- Location: San Bernardino National Forest, northeast of Big Bear Lake. From the intersection of Highway 38 and Highway 18 at the northeastern corner of Big Bear Lake, head right on Highway 18 and go northeast for 6.8 miles. At mile marker 62, park at a dirt turnout on the right side of the road. From the high desert, take I-15 to Highway 18 and head east for 35 miles. The turnout is on the left. A United States Forest Service adventure pass ($5 per day or $30 for the year) is required for parking. Click here to purchase.
- Agency: San Bernardino National Forest/Big Bear Discovery Center
- Distance: 4.4 miles
- Elevation gain: 1,000 feet
- Difficulty Rating: PG-13 (terrain, steepness, navigation, trail condition, altitude)
- Suggested time: 3 hours
- Best season: All year (depending on conditions)
- USGS topo map: Big Bear City
- Recommended gear: sun hat; insect repellent; sunblock; gloves (for cable)
- More information: here
- Rating: 9
Located northeast of Big Bear Lake, Silver Peak is a long drive for most L.A. hikers, and the climb is rough and rugged. However, it’s one of the more unusual hiking experiences available in So Cal, featuring high-desert vegetation, off-trail scrambling, abandoned mines, panoramic desert views, and a cable (we’ll get to that later.) This is not a hike for beginners, although people in good physical shape with a descent sense of direction and an eye for detail shouldn’t have too much difficulty.
From the parking area, follow the dirt road 3N62 east for 0.3 miles. As you make your way through groups of Joshua trees, you see Silver Peak’s imposing form off to the left (northeast). In 0.3 miles, just before you reach a rock with some graffiti on it, head left on a trail that appears to be blocked by boulders. You climb over some fallen trees and follow the dirt road to what used to be a parking area for off road vehicles (half a mile from the start). Head downhill into a canyon, and in 0.1 miles, at the bottom, turn left. You head up a wash which, although it lacks any kind of formal trail, is fairly easy to follow. There may be a few bushes to climb around, but overall the terrain isn’t too tough.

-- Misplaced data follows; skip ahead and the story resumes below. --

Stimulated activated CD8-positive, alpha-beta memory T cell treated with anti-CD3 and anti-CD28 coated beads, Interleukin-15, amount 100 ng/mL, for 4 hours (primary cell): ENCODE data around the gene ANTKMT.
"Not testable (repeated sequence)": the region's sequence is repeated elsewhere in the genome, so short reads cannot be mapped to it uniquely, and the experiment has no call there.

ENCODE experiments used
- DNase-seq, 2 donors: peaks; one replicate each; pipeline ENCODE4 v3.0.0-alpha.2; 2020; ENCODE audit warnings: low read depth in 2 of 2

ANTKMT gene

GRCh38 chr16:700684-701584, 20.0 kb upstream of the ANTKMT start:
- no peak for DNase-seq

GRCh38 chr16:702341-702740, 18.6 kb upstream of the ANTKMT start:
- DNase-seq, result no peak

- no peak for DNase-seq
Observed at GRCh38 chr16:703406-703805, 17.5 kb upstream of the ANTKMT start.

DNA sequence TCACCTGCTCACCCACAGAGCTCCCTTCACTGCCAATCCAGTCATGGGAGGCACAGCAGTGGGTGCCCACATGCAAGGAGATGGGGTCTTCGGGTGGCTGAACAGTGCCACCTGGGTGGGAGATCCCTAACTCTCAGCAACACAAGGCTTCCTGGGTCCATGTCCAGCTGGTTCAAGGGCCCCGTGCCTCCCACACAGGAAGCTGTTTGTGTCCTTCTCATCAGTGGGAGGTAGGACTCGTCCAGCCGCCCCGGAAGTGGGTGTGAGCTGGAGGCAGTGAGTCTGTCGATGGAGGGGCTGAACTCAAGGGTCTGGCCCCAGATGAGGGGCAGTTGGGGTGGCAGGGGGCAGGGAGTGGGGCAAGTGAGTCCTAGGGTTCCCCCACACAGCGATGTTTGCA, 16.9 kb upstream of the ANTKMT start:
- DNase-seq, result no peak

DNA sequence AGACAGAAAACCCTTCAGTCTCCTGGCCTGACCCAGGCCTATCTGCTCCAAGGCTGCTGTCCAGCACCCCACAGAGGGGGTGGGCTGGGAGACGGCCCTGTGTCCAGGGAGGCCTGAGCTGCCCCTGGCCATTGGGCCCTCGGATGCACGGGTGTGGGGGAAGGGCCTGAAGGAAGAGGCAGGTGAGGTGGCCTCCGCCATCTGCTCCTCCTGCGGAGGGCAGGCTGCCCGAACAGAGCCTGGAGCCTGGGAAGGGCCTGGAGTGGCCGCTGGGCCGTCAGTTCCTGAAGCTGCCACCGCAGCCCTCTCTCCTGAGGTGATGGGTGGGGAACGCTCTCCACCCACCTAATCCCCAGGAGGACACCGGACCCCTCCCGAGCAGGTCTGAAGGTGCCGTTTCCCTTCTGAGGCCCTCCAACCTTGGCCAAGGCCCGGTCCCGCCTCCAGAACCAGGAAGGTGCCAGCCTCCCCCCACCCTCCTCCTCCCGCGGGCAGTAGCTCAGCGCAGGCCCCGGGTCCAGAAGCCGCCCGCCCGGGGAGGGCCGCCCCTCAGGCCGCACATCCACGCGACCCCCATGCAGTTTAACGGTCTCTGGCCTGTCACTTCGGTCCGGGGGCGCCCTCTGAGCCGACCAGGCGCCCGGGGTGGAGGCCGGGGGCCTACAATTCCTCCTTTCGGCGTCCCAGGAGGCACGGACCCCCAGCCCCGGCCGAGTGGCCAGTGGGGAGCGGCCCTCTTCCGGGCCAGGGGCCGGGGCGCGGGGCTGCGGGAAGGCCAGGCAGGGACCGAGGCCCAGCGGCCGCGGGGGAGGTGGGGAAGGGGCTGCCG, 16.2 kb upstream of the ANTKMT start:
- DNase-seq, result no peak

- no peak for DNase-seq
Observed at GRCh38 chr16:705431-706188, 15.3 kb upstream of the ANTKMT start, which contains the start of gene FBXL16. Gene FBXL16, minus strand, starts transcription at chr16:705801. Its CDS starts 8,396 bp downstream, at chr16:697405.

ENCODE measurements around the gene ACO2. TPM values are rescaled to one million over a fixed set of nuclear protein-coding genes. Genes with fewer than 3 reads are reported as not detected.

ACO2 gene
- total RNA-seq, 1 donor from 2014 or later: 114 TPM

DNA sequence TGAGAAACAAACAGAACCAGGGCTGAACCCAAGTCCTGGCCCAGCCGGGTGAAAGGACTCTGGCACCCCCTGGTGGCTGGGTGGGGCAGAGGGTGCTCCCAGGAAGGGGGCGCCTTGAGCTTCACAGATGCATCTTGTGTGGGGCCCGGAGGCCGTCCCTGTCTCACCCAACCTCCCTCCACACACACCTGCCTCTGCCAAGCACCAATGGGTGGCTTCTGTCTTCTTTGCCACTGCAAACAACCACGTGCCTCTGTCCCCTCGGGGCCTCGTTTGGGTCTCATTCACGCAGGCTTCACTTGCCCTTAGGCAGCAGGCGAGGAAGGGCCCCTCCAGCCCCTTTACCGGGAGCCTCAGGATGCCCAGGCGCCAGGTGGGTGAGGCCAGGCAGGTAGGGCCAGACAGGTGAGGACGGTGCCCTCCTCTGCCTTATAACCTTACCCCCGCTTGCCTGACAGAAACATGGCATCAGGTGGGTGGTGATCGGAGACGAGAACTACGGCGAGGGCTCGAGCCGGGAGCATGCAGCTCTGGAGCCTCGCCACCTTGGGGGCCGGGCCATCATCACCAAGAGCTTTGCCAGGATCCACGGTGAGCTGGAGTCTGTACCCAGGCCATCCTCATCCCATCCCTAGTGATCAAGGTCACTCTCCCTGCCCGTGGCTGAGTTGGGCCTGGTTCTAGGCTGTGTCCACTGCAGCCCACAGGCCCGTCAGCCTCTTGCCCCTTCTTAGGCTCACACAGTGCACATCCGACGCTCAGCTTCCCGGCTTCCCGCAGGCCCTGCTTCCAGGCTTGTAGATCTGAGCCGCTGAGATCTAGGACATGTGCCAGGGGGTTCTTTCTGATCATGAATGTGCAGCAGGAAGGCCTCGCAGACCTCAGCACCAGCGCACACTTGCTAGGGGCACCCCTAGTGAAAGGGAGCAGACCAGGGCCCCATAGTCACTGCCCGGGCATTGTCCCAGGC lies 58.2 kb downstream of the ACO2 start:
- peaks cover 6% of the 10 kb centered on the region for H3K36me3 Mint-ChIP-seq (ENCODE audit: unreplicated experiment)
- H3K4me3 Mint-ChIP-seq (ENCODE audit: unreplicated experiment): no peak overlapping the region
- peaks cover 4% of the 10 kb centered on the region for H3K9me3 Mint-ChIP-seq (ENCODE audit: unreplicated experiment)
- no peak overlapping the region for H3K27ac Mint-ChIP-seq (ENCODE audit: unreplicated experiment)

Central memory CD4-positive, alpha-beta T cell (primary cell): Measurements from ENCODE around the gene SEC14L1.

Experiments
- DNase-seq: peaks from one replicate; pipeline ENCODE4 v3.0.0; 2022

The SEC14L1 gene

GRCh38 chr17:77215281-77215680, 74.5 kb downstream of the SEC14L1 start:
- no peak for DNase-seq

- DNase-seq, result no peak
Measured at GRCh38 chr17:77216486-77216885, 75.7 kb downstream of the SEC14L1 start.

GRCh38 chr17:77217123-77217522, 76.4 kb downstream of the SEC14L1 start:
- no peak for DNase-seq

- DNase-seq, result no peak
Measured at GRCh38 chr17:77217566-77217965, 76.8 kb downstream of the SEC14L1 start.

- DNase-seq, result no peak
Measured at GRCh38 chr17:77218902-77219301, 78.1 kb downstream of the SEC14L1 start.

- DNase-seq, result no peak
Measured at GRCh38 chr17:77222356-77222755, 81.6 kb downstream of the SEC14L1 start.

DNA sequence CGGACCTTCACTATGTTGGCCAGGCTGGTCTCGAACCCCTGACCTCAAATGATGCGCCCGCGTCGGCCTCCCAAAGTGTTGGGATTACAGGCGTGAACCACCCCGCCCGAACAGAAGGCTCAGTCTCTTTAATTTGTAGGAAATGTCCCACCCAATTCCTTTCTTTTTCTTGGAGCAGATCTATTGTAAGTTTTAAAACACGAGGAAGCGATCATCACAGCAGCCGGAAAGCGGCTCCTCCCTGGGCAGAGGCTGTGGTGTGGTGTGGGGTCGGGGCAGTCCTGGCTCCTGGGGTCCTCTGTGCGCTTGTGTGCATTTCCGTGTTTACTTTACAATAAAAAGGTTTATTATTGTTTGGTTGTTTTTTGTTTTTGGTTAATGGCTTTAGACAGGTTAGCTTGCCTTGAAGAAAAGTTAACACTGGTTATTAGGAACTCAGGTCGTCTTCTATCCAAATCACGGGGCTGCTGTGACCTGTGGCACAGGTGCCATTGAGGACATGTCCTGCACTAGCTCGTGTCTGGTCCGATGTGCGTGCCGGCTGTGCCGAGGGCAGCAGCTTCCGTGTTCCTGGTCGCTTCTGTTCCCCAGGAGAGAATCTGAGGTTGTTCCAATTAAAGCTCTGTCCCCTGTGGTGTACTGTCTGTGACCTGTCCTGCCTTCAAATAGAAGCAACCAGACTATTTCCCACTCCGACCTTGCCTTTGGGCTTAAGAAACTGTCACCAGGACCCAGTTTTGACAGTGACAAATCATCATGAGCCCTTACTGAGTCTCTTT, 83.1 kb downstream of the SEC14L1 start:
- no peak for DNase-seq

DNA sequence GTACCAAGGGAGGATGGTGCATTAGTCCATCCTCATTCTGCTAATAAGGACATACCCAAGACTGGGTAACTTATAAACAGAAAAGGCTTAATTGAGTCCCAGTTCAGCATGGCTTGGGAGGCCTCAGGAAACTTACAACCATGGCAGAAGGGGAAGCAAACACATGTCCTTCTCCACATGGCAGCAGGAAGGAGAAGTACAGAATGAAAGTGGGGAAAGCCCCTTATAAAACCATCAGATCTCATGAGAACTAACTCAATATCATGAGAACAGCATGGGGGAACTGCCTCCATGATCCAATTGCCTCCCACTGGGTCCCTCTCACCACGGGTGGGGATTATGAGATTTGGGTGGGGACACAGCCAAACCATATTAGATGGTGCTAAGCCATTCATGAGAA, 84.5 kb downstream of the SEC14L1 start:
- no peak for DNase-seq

After 0.2 miles in the canyon, you reach a dirt road, where you’ll see an abandoned car. Head right, past an abandoned mine (Silver Peak gets its name from the extensive mining that’s happened here), and in 0.1 miles, you reach a canyon. You’re now just under a mile from the start, and at about the same elevation.
Now comes the difficult part of the hike. You head left, following a semblance of a trail, which soon degenerates and requires some climbing over rocks and around bushes. After 0.2 miles and about 200 feet of elevation gain, you reach a plateau (the last ten feet below it are particularly tricky, due to the looseness of the terrain and the lack of handholds, so be careful). Here, you can see an abandoned mine shaft, and you get a nice view of the valley before continuing uphill.
The next stretch is even more difficult. The canyon becomes very steep, ascending another 300 feet in less than 0.2 miles. There is a metal cable that runs the length of the canyon, and even if you don’t trust it as a handhold, it serves well as a navigational beacon. The terrain is rugged; if you use the cable, you may find yourself having to leave it from time to time to avoid yuccas and other plants.
Finally, after the difficult ascent, you reach a ridge line (elevation 6,400 feet). Turn right and follow the ridge 0.1 miles to a dirt road. There’s no real trail here, but the terrain isn’t too bad and the route should be pretty obvious.
Once on the dirt road, you’re rewarded with nice views on both sides. In 0.4 miles, turn right at an intersection. You continue to a false summit, make a brief dip, and then come to another junction. Turn right and follow a short spur to the peak.
At 6,756 feet, Silver Peak is the farthest northeast of any major summit in the San Bernardino Range. As such, the views of both the desert and mountains are quite dramatic. There’s also a mine shaft here – a feature to which not many other summits can lay claim. A rock pile near the opening makes a nice place to sit and enjoy the view before heading back down.
Text and photography copyright 2012 by David W. Lockeretz, all rights reserved. Information and opinions provided are kept current to the best of the author’s ability. All readers hike at their own risk, and should be aware of the possible dangers of hiking, walking and other outdoor activities. By reading this, you agree not to hold the author or publisher of the content on this web site responsible for any injuries or inconveniences that may result from hiking on this trail. Check the informational links provided for up to date trail condition information.